Syrian hardliner's family given visas for Canadian births: report

Daughter, daughter-in-law of hardline Syrian general given tourist visas so they could give birth in Canada, says Globe report.

Canada has issued visitors' visas to the daughter and daughter-in-law of a hard-line Syrian general so they could give birth to their children in Canada, says a published report.

Zeina Khair, daughter-in-law of Syrian Gen. Bahjat Suleiman, left Canada this spring after giving birth to a girl in Montreal, the Globe and Mail reported Friday. The visit was sponsored by a friend of the family who lives in Montreal.

Suleiman is the former head of Syrian interior intelligence and a key figure in the country's dictatorial government.

His seven-months pregnant daughter Randala Suleiman has also received a tourist visa and intends to visit Montreal to give birth, said the Globe.

According to the report, which cites sources close to the situation, it's common for the children of senior Syrian officials to deliver their children in Canada to give them citizenship and a place to receive a low-cost education.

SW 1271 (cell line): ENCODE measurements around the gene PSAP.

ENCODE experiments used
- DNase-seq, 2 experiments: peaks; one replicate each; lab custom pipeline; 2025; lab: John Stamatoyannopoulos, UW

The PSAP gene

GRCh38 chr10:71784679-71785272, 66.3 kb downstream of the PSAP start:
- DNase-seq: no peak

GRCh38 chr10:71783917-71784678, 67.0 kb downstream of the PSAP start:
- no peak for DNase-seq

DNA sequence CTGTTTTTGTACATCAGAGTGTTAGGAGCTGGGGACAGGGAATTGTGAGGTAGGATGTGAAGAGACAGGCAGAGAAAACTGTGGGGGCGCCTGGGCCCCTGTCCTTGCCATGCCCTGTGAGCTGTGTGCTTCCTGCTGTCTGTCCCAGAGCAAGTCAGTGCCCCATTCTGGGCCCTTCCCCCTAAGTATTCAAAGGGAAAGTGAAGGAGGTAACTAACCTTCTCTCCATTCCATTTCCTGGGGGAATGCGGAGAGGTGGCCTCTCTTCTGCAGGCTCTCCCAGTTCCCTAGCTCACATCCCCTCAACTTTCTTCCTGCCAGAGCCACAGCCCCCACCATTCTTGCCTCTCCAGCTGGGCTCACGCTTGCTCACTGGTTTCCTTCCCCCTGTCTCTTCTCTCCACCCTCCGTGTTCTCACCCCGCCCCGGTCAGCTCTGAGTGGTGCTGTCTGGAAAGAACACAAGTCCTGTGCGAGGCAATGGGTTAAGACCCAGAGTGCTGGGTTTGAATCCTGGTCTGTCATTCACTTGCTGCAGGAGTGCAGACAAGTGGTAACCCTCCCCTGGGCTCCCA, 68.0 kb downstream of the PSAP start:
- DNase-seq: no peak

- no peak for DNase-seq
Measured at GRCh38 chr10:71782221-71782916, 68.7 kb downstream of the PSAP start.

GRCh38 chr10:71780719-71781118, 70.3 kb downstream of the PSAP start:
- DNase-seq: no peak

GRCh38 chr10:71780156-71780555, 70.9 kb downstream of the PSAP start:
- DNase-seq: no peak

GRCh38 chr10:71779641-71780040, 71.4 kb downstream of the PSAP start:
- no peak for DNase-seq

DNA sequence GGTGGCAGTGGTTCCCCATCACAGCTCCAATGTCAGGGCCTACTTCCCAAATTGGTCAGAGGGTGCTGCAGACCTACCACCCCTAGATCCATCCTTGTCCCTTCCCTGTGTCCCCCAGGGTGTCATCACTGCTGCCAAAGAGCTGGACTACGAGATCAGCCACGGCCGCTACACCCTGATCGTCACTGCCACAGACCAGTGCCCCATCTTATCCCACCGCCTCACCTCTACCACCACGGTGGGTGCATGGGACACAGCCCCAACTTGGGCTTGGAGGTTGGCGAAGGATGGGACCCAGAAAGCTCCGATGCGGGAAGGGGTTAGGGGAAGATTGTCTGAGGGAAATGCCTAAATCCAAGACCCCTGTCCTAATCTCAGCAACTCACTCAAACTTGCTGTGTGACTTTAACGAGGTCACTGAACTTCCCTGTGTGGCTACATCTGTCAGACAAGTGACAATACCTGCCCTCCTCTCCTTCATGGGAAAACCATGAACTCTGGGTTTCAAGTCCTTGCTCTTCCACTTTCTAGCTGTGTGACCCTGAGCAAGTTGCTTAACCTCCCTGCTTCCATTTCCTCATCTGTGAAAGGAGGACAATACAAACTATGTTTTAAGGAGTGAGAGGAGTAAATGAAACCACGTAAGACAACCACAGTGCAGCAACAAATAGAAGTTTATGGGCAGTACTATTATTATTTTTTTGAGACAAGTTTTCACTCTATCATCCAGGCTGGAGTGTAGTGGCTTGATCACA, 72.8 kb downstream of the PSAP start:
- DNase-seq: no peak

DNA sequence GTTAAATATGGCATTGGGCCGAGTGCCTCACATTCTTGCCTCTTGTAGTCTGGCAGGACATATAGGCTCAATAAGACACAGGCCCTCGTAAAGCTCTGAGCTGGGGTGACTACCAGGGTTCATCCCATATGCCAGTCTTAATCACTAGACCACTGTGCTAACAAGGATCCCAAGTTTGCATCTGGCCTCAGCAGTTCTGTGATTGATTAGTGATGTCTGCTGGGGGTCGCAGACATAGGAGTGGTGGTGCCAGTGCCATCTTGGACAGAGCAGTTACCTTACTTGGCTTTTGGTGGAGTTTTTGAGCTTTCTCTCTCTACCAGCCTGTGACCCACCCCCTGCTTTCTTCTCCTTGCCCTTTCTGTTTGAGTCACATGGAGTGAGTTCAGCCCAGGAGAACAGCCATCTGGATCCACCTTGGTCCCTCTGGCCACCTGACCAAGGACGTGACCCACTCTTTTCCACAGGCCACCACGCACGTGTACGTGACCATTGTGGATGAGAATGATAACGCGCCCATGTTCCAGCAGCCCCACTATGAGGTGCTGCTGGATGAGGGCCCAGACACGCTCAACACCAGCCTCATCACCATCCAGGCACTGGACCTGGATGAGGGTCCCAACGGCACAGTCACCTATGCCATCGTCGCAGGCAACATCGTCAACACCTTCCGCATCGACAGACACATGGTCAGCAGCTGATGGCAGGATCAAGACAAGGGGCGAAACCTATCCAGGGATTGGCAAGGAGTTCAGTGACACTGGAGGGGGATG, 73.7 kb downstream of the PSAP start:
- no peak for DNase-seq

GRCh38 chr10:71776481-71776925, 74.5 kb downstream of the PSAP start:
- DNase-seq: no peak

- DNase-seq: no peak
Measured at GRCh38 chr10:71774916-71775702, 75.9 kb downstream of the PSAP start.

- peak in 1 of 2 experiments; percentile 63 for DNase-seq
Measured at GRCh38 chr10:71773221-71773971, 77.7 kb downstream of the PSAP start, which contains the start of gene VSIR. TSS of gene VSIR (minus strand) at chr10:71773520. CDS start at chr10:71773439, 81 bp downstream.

The two women, Khair and Suleiman, had previously delivered babies in Canada, in 2002 and 2003 respectively, said the Globe.

Those visas were issued by the Canadian Embassy in Damascus following a request from the Syrian general. The ambassador in Damascus at the time was Franco Pillarella.

Pillarella recently told the Arar inquiry that there were no indications Ottawa engineer Maher Arar was tortured while being held in a Syrian prison, or that there were human rights abuses in Syria.

The Foreign Affairs department wouldn't confirm or deny whether the newer visas had been handed out, said the report.